About Leprosy

Leprosy is one of mankind's most ancient scourges, mentioned in writing from ancient India to the Bible to the Middle Ages.

Leprosy is caused by a bacteria (M. leprae ) that attacks and damages the nerves under the skin which can result in paralysis, the loss of sensations, degeneration of muscles and bone, leading to highly visible progressive debilities.

Leprosy is contagious. It is spread by droplet infection (coughs and sneezes) but, unlike a cold, is difficult to catch

The long incubation period of leprosy (a few months up to 20 or even 50 years), together with the varied symptoms associated with different forms of the disease, have historically made diagnosis exceedingly difficult.

There has been an effective cure for leprosy since the introduction of Multiple Drug Therapy (MDT) in the 1980s. MDT is provided free everywhere in the world by the Novartis Foundation.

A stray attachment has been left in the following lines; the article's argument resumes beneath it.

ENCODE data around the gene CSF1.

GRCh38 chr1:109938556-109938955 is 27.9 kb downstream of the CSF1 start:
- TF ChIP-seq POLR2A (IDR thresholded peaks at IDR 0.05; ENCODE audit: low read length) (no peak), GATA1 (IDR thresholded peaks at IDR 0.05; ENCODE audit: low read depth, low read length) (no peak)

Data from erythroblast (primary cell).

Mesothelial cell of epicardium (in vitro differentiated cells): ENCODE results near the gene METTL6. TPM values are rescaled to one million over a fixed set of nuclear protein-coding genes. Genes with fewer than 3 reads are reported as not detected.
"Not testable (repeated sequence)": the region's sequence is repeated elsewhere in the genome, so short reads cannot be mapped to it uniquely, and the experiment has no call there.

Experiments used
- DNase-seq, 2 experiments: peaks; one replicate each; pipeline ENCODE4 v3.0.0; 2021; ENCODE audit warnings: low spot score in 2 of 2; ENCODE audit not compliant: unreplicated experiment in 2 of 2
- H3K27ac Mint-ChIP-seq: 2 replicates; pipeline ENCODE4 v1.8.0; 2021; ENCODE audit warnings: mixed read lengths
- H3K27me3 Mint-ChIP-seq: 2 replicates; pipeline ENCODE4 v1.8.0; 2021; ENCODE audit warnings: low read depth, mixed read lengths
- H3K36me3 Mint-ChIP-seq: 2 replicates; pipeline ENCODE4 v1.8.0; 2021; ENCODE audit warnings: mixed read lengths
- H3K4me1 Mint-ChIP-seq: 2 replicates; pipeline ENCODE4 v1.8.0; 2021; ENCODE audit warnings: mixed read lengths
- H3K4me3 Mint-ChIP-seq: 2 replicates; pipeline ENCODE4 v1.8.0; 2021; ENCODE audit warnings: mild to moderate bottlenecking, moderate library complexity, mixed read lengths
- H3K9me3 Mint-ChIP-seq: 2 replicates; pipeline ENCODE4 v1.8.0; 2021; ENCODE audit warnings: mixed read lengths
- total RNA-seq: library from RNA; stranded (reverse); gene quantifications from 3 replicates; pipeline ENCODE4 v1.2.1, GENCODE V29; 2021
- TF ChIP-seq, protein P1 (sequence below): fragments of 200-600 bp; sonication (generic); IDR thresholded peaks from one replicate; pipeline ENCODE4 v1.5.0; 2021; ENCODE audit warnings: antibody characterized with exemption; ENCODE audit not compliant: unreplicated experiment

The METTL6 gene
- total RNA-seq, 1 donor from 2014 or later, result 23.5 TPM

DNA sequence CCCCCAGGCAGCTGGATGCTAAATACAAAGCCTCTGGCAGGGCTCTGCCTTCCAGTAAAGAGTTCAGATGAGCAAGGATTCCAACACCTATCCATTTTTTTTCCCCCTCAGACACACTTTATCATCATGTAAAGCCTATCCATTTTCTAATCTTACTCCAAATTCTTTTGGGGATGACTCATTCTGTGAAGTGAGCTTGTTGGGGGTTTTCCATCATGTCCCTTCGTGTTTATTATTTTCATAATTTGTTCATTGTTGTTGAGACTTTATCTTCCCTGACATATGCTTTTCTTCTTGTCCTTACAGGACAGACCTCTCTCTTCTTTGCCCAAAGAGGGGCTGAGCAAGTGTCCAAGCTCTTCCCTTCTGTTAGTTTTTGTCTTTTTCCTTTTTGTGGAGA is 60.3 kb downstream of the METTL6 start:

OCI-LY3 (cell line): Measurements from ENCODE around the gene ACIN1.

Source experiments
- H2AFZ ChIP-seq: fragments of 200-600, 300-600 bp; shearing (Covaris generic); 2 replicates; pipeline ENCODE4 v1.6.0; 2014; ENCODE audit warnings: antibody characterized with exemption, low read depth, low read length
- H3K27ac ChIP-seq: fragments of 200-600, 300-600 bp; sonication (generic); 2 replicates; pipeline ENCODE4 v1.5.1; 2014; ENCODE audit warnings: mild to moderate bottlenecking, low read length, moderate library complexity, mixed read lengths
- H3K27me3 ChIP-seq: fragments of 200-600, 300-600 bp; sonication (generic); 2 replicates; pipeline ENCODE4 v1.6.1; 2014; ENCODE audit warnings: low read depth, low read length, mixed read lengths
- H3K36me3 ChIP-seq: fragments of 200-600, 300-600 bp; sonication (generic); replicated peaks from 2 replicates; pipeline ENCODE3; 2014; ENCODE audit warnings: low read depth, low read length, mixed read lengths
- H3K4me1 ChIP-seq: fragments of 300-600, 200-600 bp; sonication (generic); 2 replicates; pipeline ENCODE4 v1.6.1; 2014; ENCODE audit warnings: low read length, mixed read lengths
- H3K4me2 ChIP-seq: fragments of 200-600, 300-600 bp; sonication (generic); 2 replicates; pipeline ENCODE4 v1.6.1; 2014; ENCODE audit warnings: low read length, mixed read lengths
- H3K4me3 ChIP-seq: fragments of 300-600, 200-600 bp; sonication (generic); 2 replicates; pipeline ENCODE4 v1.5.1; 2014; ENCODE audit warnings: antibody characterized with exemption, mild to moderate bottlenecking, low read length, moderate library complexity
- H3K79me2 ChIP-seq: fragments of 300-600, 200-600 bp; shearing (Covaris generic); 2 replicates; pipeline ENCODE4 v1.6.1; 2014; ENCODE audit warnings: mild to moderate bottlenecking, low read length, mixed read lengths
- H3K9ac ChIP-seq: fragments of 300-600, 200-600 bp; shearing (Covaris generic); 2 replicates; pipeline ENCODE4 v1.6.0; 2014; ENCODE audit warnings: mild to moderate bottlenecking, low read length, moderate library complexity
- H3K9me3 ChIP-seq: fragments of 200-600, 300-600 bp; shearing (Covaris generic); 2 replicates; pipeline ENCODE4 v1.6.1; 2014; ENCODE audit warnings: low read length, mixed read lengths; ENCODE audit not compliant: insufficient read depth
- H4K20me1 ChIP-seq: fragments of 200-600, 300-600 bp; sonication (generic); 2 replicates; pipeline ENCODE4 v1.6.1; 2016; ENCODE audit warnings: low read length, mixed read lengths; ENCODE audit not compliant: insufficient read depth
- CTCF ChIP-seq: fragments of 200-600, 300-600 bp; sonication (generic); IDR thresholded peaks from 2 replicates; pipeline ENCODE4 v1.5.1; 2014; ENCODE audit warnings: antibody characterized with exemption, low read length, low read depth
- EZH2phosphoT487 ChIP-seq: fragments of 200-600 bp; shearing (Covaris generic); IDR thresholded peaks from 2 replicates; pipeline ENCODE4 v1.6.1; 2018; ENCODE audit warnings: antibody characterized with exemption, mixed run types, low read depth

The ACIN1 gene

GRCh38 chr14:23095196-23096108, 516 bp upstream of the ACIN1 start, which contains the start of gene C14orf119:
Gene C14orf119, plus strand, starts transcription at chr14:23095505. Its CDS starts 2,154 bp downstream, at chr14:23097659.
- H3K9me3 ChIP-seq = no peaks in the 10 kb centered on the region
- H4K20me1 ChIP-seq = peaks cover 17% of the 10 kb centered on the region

As a consequence of nerve damage in the limbs, unfelt injuries especially to the hands and feet lead to severe physical disabilities aggravated by accidental injuries and repetitive actions in everyday life.

M. leprae attack the nerves in cooler areas of the body which are, in the main, the peripheral nerves close to the surface of the skin. This gives rise to visible patches and rashes on the skin, flattening of facial features, visual problems and loss of facial hair.

Fingers and toes are most easily damaged and the loss of these digits is a notorious sign of leprosy. The simple repetitious action of walking with anaesthetized nerves in the feet lead to the later chronic problem of plantar ulcers on the soles. These are extremely difficult to cure and frequently lead to complications that result in amputations.

Disabilities can occur long after the disease has been arrested either naturally or by medical treatment, because the nerves cannot recover. For this reason early diagnosis of leprosy and treatment are imperative to prevent nerve damage which may lead to later severe physical disabilities.

ENDS